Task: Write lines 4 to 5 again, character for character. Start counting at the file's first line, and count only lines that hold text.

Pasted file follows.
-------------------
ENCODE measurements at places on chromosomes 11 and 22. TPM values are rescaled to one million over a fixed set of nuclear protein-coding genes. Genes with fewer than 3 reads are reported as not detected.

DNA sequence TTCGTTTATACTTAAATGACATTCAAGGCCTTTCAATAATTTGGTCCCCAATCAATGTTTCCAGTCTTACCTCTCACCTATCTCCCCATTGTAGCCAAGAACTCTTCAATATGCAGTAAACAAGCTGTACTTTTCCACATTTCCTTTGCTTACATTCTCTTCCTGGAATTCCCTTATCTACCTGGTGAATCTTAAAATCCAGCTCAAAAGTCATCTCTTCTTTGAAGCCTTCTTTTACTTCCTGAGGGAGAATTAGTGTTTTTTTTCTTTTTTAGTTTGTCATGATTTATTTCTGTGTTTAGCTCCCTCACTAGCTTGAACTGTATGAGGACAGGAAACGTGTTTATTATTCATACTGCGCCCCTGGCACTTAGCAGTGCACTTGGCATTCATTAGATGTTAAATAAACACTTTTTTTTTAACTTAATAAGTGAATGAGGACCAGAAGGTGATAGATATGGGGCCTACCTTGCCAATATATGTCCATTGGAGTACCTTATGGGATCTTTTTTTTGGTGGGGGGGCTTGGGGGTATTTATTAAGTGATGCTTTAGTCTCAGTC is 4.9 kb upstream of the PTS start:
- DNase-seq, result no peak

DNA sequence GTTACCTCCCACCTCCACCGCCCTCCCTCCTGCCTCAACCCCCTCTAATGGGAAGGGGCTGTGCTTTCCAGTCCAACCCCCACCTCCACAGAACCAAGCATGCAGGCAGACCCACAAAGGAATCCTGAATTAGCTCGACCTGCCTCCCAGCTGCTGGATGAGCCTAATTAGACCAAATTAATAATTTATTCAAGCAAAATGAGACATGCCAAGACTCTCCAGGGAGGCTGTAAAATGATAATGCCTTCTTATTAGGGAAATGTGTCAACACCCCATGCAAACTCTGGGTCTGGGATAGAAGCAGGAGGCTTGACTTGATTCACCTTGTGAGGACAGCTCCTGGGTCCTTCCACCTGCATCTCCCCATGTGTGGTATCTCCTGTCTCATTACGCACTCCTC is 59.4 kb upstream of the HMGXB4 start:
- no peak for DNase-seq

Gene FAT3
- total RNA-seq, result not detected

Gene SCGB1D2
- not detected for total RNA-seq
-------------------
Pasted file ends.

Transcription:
DNA sequence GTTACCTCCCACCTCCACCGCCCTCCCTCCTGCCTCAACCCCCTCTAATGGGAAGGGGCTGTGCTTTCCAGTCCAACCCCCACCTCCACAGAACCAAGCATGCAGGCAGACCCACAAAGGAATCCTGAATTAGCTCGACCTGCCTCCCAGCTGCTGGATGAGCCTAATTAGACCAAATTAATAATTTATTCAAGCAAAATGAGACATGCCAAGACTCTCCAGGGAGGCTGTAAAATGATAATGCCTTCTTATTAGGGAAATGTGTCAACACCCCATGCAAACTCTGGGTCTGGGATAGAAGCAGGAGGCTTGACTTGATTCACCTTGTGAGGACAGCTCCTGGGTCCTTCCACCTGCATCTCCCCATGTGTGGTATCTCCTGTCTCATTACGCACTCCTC is 59.4 kb upstream of the HMGXB4 start:
- no peak for DNase-seq